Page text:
There are a few other teams and drivers that are worthy of a mention. Despite Romain Grosjean’s retirement following gearbox trouble it clearly looks like Lotus are finally getting their act together in 2014. The Frenchman did brilliantly to qualify in the top 10 and had been on course for a points finish before retiring. McLaren, though, seem to be on the opposite trajectory. After a hugely promising start to the season with a double podium finish in Australia, the Woking-based team now appear to be struggling. In China, they were the least competitive of all of the Mercedes powered teams, finishing in 11th and 13 positions, both cars having been lapped.

The turn one contact between Rosberg and Bottas

The turn one contact between Rosberg and Bottas

Williams are still looking competitive. But for first lap contact for both Felipe Massa and Valtteri Bottas and a truly horrendous first pit stop for Massa, the team might have had more than Bottas’s seventh place to take away from Shanghai. Given the right conditions, and a bit of luck, a podium finish would not look to be beyond Williams’s reach at some stage this season, especially if Massa can continue to make the same sort of lightning quick starts that we’ve seen in recent races.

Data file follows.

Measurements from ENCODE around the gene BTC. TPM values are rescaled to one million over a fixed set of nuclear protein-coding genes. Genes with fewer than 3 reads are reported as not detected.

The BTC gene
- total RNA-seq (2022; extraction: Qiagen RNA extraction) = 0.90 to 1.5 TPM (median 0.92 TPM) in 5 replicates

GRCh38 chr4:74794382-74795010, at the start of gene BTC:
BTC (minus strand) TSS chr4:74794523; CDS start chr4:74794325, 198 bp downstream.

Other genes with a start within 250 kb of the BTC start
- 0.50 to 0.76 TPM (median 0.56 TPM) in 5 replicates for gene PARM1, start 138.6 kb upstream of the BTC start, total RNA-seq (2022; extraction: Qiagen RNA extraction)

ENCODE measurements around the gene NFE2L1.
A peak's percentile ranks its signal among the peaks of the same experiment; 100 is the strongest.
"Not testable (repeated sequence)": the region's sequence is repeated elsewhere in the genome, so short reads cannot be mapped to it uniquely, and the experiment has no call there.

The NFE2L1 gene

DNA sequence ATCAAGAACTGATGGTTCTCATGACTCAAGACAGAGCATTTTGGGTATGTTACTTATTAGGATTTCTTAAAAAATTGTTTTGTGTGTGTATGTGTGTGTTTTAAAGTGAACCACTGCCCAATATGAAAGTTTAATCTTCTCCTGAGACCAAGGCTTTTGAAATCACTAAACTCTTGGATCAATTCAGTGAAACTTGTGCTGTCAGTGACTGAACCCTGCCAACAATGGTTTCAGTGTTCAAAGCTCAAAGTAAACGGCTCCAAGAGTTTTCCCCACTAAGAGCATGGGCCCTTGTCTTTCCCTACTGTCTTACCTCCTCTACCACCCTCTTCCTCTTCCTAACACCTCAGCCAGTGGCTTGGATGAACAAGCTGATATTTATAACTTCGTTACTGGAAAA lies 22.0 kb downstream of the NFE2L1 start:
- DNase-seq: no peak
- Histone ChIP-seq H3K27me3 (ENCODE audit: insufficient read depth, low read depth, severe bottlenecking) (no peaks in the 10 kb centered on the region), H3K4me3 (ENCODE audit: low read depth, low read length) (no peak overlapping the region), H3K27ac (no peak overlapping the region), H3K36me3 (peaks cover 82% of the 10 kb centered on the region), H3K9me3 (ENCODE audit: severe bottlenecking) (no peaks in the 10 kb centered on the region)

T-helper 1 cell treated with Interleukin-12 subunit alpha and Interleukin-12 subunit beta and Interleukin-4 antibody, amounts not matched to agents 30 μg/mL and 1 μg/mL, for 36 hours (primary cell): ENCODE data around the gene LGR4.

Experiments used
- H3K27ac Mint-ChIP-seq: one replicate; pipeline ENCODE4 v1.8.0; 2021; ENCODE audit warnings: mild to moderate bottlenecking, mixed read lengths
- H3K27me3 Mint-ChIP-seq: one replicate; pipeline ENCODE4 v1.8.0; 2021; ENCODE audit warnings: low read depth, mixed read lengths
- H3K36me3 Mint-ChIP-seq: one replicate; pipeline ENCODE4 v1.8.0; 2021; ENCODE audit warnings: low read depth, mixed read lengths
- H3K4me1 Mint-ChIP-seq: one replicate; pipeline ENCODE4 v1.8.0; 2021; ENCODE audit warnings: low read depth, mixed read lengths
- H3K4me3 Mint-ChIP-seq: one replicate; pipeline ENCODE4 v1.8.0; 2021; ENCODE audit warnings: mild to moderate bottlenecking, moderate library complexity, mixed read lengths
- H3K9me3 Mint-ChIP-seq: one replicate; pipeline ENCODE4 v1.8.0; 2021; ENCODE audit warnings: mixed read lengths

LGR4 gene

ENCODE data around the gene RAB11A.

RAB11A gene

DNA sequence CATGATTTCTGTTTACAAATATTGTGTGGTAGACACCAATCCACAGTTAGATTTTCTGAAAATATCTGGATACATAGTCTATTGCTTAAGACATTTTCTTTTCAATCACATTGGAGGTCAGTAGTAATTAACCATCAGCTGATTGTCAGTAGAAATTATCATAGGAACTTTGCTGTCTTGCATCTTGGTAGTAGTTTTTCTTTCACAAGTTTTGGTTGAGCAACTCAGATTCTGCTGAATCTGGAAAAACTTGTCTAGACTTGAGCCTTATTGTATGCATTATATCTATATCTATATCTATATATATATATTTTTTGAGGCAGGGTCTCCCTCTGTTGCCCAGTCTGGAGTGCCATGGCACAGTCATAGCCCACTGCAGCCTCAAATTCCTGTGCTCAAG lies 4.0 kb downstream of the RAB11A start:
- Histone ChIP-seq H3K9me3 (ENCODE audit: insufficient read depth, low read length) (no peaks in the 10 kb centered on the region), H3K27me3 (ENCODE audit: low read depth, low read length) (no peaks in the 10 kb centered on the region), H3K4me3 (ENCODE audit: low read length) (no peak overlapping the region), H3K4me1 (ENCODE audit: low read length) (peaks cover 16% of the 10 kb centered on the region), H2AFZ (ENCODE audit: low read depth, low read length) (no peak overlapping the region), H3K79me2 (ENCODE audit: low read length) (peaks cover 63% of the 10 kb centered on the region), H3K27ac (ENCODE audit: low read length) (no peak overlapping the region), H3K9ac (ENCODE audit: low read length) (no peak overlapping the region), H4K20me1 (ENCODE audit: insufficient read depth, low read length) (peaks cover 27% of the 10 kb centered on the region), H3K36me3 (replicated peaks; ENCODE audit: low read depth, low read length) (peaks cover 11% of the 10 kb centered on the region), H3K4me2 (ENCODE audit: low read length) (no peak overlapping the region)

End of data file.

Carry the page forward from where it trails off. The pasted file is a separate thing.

It will be a big ask for anyone to catch Mercedes, though. Such was the dominance of Hamilton in Shanghai that the chequered flag was waved a lap early. A bizarre mistake, which fortunately didn’t alter the result of the race much. The only driver to miss out was Kamui Kobayashi in the Caterham, who had passed Jules Bianchi’s Marussia on the last scheduled lap of the race, which was officially classified as running for 54 laps rather than the planned 56, in accordance with the regulations.

Next we move to Europe for the Spanish grand prix. This is the race where traditionally the teams make big updates to their cars. On the strength of the evidence of the first four races, the others will have to make some massive improvements to get onto terms with the Silver Arrows.


Awesome Alonso surges to victory in Shanghai